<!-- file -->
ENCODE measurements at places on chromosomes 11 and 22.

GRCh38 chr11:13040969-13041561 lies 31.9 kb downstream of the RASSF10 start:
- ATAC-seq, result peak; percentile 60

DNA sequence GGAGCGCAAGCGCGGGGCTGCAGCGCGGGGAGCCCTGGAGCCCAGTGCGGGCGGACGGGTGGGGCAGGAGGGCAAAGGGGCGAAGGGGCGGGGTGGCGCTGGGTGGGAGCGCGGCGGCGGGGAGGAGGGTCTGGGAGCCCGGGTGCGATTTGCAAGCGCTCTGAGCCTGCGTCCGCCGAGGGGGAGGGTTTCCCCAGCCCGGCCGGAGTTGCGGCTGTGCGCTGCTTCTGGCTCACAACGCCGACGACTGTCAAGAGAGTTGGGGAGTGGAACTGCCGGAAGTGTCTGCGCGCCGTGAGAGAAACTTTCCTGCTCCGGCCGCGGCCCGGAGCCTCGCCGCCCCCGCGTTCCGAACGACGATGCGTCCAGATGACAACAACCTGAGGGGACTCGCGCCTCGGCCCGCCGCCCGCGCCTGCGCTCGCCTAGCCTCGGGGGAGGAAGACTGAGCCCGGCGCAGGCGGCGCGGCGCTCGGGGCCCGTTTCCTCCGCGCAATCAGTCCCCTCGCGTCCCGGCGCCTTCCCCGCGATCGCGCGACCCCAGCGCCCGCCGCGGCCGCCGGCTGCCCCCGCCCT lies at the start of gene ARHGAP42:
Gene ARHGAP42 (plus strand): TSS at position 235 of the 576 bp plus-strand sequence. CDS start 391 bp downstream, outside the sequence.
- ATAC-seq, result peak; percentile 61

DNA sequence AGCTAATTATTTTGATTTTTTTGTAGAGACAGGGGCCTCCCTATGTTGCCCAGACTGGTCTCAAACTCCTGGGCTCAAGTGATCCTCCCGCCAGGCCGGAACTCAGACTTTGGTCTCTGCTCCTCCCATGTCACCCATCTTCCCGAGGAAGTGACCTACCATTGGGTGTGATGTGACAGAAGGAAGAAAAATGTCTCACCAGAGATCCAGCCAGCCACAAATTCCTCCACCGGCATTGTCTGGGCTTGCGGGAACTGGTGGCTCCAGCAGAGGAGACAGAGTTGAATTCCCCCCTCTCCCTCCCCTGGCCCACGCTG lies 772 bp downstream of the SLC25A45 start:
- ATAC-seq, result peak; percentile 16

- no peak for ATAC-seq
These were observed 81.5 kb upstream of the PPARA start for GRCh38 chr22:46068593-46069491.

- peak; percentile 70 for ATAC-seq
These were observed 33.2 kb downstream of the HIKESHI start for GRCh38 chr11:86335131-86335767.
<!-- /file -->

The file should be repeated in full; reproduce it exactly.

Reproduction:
ENCODE measurements at places on chromosomes 11 and 22.

GRCh38 chr11:13040969-13041561 lies 31.9 kb downstream of the RASSF10 start:
- ATAC-seq, result peak; percentile 60

DNA sequence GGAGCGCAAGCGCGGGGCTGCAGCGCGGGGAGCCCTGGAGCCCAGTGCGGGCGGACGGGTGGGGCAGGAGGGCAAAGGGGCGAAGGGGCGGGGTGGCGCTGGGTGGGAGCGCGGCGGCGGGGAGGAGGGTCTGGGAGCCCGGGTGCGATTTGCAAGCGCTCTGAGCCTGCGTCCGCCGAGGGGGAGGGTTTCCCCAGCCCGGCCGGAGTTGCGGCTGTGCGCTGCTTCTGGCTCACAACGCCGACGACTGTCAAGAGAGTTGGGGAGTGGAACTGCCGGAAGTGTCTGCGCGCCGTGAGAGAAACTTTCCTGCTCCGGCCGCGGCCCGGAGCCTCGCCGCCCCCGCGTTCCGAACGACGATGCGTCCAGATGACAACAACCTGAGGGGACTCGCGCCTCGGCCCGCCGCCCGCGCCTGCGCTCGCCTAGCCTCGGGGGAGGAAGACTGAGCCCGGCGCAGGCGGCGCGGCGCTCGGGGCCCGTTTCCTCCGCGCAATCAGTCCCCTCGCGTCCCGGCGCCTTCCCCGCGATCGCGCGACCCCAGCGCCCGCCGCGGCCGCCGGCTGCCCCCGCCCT lies at the start of gene ARHGAP42:
Gene ARHGAP42 (plus strand): TSS at position 235 of the 576 bp plus-strand sequence. CDS start 391 bp downstream, outside the sequence.
- ATAC-seq, result peak; percentile 61

DNA sequence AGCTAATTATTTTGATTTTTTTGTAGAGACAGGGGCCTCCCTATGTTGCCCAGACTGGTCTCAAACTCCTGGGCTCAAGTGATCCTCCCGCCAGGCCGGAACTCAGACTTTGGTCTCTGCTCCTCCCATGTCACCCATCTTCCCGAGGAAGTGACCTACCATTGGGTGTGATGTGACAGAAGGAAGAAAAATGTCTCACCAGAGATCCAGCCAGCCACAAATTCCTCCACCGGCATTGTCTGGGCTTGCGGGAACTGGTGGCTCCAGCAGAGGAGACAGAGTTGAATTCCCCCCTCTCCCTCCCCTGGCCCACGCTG lies 772 bp downstream of the SLC25A45 start:
- ATAC-seq, result peak; percentile 16

- no peak for ATAC-seq
These were observed 81.5 kb upstream of the PPARA start for GRCh38 chr22:46068593-46069491.

- peak; percentile 70 for ATAC-seq
These were observed 33.2 kb downstream of the HIKESHI start for GRCh38 chr11:86335131-86335767.